This research reminds me that when I take care of myself, when I avoid burnout, I’m setting an example for my kids and helping them learn to take care of themselves, too. Here are a few resources on the how’s, what’s, and how-to’s of dealing with burnout:

How do you avoid burnout? In my house, the recipe seems to be a nice mix of exercise, healthy eating, hard work, and regular down time. I’d love to hear yours!

:) Cheryl

The Writing Life: Endings and Beginnings

A few days ago, I entered a new (albeit familiar) realm of the writer’s existence: post-writing. That is, I finished the draft of my latest WIP that actually gets printed out and sent off to critique group and agent (and only to the agent because he said he really wanted to see it, even though it’s still FAR from polished.) It’s not a first draft—I go through the manuscript about a million times before I let anyone besides my beloved first reader/sweetheart read it—but it’s definitely not submission-ready either.

The first few days after sending my baby off, I caught up on all the things I’d ignored in order to finish that rewrite. You know: laundry, bill paying, reacquainting myself with those familiar-seeming people who share the house with me.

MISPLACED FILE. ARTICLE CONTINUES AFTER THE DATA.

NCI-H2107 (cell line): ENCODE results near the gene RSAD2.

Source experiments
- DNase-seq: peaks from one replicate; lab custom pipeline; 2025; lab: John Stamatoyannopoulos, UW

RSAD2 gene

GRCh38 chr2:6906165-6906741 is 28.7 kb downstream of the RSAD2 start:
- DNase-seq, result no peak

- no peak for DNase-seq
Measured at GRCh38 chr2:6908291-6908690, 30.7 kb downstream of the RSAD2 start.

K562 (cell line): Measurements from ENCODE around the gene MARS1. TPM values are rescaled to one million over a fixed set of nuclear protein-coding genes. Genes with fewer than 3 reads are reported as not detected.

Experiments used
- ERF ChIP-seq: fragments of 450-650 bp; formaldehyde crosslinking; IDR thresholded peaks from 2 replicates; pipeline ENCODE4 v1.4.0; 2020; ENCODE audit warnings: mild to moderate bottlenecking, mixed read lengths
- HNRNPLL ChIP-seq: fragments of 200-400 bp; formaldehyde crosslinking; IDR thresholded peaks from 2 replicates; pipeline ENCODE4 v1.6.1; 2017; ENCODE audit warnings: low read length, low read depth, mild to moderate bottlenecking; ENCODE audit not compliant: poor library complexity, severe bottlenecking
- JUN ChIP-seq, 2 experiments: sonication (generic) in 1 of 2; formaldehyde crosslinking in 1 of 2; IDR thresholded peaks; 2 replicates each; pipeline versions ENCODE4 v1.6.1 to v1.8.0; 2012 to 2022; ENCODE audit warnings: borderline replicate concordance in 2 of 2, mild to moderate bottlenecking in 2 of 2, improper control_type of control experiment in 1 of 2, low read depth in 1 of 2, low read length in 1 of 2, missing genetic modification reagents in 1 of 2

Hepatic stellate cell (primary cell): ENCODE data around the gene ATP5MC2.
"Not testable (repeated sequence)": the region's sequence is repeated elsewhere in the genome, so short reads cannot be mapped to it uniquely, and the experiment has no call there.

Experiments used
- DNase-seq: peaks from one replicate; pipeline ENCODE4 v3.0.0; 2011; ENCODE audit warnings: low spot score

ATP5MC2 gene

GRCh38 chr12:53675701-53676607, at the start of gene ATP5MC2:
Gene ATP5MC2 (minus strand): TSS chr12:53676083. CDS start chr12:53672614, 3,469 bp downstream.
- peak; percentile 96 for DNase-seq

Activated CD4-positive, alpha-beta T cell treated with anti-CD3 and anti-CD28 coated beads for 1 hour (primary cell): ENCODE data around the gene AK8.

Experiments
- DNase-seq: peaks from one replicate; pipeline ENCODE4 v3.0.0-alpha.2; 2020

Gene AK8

And now—I feel a bit lost. It’s time to pack away all those technicolor notecards and sticky notes I used to track plot and character edits.

rewriting_picI keep finding myself booting up the computer and opening the latest draft, ready to rewrite—only to recall that all rewriting is officially on hold until critique time.

For a writer, post-writing is kinda like that period just after a play closes for an actor. For weeks, you live, breathe, and eat theater. Then the show is finished, the set struck, and yet you keep wandering back to the empty theater expecting to find all the hustle and bustle still going on. It’s kinda weird. Kinda sad, but also kinda…freeing. For the first time in a very, very long time, possibilities bloom on the horizon.

I could start another novel…or write a picture book…or research a nonfiction piece…or take a class…or, or, or…!

Endings and beginnings go together, don’t you think?

Happy writing!

:) Cheryl